Women and Media in Africa

February 18, 2010 — Leave a comment

Several stories about women’s participation in media production in Africa fell into my lap this week. One was a story out of Nigeria about a project conducted by the African Radio Drama Association (ARDA) involving women farmers in the rural areas of Nigeria. ARDA implemented a Theatre for Development format, in which community produced dramas are used to impart knowledge about economic, social, and political issues.  While I was an undergrad, I took a class on African Drama and read a lot about ARDA.

In the article, several challenges to women’s participation in the program were listed:

  • Less access to mobile phones. ARDA carried out preliminary field research and found that women had less access to mobile phones than men did. In the article, only 2 out of the 25 women had access to mobile phones. One reason for this was the fact that women were more likely to divert extra income to pay for school fees and food for the family, whereas men were more likely to spend money on cell phones and credit. Women were provided with mobile phones as a part of the grant and learned how to place calls, text and record discussions to prepare for the radio shows. In my research in Ghana, it was surprising to see the number of Ghanaians who had never heard their own voices recorded or their images taken. I fully believe that technological empowerment is a foundational key to getting women involved in media.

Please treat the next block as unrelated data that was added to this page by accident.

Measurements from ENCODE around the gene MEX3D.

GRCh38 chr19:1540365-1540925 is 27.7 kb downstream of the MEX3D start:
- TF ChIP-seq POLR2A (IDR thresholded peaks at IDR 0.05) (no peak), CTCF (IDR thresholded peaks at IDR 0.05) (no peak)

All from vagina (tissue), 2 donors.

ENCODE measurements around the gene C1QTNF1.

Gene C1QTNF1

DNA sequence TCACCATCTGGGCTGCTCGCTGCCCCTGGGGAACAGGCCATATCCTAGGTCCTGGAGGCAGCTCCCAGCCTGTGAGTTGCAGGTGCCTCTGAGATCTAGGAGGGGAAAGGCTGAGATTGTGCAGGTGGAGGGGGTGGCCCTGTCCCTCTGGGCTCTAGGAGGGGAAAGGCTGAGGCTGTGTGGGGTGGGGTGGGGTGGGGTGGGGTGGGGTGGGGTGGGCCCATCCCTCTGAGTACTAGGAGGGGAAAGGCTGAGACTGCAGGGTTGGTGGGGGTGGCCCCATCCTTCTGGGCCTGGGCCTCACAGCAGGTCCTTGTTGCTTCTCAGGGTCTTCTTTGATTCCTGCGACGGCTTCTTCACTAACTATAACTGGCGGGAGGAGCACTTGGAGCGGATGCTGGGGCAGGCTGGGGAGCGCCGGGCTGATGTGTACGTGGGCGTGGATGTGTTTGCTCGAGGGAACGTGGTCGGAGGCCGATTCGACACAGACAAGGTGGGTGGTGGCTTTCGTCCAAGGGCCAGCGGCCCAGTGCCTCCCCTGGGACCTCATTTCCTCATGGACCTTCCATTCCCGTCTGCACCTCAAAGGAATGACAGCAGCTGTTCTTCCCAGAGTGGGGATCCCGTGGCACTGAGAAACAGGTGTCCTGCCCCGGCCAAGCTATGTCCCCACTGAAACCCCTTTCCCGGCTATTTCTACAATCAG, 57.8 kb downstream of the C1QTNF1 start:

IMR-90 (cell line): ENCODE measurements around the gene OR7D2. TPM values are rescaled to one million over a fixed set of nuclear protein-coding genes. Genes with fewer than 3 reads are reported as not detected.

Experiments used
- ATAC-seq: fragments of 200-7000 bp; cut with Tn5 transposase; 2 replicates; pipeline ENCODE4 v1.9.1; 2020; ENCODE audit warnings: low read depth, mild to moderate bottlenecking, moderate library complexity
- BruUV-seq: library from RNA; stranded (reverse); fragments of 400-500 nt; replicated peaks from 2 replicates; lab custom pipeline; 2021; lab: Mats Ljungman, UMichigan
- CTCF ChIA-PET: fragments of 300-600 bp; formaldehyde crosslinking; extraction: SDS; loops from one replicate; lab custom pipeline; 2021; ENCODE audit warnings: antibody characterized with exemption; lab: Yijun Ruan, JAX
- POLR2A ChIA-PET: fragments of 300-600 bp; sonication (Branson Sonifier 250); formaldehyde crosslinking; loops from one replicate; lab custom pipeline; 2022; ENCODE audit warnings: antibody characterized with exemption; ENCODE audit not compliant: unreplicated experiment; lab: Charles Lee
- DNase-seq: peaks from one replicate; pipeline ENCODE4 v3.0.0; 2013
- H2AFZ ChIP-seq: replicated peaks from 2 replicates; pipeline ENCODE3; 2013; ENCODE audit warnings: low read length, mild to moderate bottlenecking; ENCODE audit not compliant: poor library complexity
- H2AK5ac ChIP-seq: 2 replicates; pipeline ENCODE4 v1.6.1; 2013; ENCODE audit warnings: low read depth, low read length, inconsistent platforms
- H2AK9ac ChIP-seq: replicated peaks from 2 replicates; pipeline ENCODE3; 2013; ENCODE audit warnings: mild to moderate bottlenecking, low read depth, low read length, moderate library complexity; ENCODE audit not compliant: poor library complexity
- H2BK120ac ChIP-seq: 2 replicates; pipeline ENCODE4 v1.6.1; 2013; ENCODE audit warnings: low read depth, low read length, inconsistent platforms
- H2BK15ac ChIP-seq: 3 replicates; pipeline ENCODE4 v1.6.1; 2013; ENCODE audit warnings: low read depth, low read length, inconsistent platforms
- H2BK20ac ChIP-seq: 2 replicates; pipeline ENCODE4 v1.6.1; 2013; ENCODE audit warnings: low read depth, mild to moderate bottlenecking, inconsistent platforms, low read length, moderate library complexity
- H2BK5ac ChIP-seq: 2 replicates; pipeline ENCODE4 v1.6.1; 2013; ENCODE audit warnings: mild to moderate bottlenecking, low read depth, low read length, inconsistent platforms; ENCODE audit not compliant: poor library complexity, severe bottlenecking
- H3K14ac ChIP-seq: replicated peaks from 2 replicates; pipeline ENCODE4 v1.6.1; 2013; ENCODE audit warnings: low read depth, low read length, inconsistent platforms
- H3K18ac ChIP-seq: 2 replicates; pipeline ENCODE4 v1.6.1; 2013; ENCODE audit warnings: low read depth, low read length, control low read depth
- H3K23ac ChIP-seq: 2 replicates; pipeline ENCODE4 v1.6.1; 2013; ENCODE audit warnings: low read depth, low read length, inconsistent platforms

• Mobilizing the Women. Women in Africa tend to have more household responsibilities than men do, and at a younger age. Thus women were not able to come to meetings as regularly as desired.
  • Low Literacy Rates, as well as low internet penetration in the area.

I would add some of my own observations of the challenges to women participating in media production and development:

  • Politics and media are seen as the domain of men. In Ghana at least, politics often dominates media coverage and is the big driver of profit for many media outlets. Politics is seen as a “man’s game”, and women are expected to be more interested in “soft topics” which include education, social issues, health, and children’s welfare. Many newspaper and radio journalists told me that these “soft topics” just don’t sell. Ironic, since it is many of these “soft topics” that indicate the relative development of any country.

Naa Klordey on the Mic

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